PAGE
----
In a society that has gradually become more accepting of the gay community, athletics are considered society’s last closet. Few professional athletes have publicly acknowledged their sexuality while still participating at the professional level. In fact, in the history of the NFL, MLB, NBA and NHL, not a single athlete has come out while still an active player. Recently, Esera Tuaolo, a former NFL defensive tackle, spoke to this fact at Williams, revealing his own struggle with hiding his sexuality in the hypermasculine environment of the NFL.
The fear of coming out for athletes is not just a problem in professional sports, but a difficulty that student athletes face at the College as well. Justin Adkins, assistant director of the Davis Center, pitched the proposal to bring Tuaolo to campus for Claiming Williams. “I really want students to see that you can be a great athlete and not necessarily ‘look gay,’ and be gay and be happy and live a full life,” Adkins said. “A lot of people don’t realize that that’s possible.”
As part of Tuaolo’s visit, varsity coaches met with Tuaolo to discuss queer issues in athletics before his speech. Adkins sees both the speech and the meetings as just one piece of the puzzle to make LGBTQ athletes feel more comfortable at the College. Adkins has also done some training on campus with a group coaches dealing directly with LGBTQ issues in athletics. He hopes to expand this training to all coaches at the College in the future.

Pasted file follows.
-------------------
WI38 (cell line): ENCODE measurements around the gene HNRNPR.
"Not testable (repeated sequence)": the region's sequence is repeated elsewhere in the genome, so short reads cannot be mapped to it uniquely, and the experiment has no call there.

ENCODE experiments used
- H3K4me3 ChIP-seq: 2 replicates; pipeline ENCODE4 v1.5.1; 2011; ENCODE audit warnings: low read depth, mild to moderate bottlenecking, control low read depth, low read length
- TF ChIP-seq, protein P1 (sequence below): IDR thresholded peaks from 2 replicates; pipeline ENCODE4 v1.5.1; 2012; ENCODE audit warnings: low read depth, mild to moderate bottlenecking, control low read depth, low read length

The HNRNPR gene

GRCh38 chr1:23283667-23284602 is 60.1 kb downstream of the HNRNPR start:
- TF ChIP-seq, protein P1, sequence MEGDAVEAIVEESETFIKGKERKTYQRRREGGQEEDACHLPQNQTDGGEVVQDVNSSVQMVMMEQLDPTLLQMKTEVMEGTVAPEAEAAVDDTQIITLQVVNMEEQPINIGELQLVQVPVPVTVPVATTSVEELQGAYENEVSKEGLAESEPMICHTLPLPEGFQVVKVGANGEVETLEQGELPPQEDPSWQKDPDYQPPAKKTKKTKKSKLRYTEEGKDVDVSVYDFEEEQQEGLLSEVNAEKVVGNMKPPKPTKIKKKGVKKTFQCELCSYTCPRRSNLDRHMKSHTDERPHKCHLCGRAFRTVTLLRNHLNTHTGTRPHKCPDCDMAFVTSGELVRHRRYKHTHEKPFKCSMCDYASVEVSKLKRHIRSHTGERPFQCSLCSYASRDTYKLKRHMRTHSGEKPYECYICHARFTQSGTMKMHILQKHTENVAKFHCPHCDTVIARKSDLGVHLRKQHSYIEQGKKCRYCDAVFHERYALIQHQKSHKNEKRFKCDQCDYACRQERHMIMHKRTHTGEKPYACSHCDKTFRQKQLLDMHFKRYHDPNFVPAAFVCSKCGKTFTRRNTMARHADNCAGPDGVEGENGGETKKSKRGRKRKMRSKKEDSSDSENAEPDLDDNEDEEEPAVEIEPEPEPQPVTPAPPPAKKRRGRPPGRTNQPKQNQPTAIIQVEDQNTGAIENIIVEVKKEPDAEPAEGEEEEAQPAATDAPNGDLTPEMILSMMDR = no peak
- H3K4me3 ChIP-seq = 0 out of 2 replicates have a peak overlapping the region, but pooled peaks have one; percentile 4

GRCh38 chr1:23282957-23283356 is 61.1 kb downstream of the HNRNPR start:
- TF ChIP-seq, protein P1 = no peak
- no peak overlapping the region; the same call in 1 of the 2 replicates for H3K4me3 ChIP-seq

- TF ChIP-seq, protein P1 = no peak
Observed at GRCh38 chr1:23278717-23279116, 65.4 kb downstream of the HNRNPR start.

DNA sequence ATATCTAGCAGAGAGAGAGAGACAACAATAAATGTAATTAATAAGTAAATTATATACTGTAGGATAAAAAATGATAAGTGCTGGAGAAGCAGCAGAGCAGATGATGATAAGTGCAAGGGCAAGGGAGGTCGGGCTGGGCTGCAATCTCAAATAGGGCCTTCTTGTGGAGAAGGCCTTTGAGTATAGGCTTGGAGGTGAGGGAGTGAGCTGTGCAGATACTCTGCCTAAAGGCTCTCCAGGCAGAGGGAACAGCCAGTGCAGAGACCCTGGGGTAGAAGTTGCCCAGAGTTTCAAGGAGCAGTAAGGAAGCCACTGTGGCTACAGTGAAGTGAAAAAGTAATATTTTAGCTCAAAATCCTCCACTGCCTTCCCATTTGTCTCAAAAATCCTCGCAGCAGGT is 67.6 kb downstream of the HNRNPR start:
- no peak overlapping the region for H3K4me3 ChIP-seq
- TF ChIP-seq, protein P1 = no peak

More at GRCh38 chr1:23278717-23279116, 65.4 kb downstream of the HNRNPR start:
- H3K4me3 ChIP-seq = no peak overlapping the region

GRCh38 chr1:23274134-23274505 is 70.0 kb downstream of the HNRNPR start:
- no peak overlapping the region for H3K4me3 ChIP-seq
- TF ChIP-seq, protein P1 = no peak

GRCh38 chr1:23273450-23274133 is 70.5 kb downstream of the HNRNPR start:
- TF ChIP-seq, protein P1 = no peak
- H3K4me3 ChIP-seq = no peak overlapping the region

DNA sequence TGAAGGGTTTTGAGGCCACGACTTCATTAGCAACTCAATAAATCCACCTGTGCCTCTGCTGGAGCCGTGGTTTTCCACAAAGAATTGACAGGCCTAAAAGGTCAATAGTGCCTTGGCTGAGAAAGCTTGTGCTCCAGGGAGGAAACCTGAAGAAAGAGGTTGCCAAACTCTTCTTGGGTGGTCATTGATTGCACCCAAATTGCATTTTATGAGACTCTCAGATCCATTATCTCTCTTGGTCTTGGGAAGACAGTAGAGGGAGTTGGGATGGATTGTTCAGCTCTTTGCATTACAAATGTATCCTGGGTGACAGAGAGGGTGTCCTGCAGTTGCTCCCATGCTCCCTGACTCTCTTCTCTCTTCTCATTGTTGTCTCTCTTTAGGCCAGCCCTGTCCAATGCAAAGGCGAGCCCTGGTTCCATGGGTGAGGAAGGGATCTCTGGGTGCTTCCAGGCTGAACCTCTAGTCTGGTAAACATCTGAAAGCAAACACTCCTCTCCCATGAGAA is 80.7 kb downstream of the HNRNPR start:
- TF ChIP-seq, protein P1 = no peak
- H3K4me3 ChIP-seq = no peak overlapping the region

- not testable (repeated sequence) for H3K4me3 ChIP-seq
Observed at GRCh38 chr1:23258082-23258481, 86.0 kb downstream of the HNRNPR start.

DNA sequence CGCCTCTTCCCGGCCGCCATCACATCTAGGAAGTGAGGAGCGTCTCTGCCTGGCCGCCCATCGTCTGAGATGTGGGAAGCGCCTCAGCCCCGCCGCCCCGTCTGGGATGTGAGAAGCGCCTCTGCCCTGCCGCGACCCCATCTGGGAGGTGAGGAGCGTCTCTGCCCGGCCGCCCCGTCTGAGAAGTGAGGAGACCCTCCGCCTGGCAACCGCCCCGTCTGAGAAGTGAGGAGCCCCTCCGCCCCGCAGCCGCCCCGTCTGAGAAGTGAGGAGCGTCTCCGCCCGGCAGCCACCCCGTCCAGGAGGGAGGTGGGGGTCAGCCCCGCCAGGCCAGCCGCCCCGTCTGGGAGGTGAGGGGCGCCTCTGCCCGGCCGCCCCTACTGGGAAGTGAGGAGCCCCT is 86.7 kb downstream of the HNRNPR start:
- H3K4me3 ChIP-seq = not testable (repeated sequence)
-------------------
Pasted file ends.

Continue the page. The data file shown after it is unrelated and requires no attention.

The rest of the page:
To address these issues with students, Adkins and Jack Wadden ’11 started a student group called “Anything but Str8 in Athletics.” The idea came after Wadden, a member of the men’s crew team, discussed with Adkins that he was the only openly gay varsity athlete that he knew of. “I know that statistically cannot be true, but we didn’t see any varsity athletes in any of the [LGBTQ] programming,” said Adkins. “Clearly, we were doing something wrong … Statistically, there had to be a need, and obviously, it wasn’t being met.” At first, meetings of Anything but Str8 in Athletics were held off-campus and few students came. But now, the group meets regularly on-campus and attendance ranges from five to 10 students each week.
One of the greatest challenges of LGBTQ athletes on campus is facing the stereotype of male or female athletes. Male athletes are expected to be tough and masculine. However, the stereotype for a gay man is one of weakness and femininity. “Esera talked about this the other day,” Adkins said. “The stereotype is that [if you’re gay,] you’re more feminine … that you’re not interested in sports.” Tuaolo was brought to the College in part to show that it’s possible to be gay and be “this big defensive lineman,” Adkins said. However, the mere fear of these stereotypes is one factor that keeps male athletes in the closet.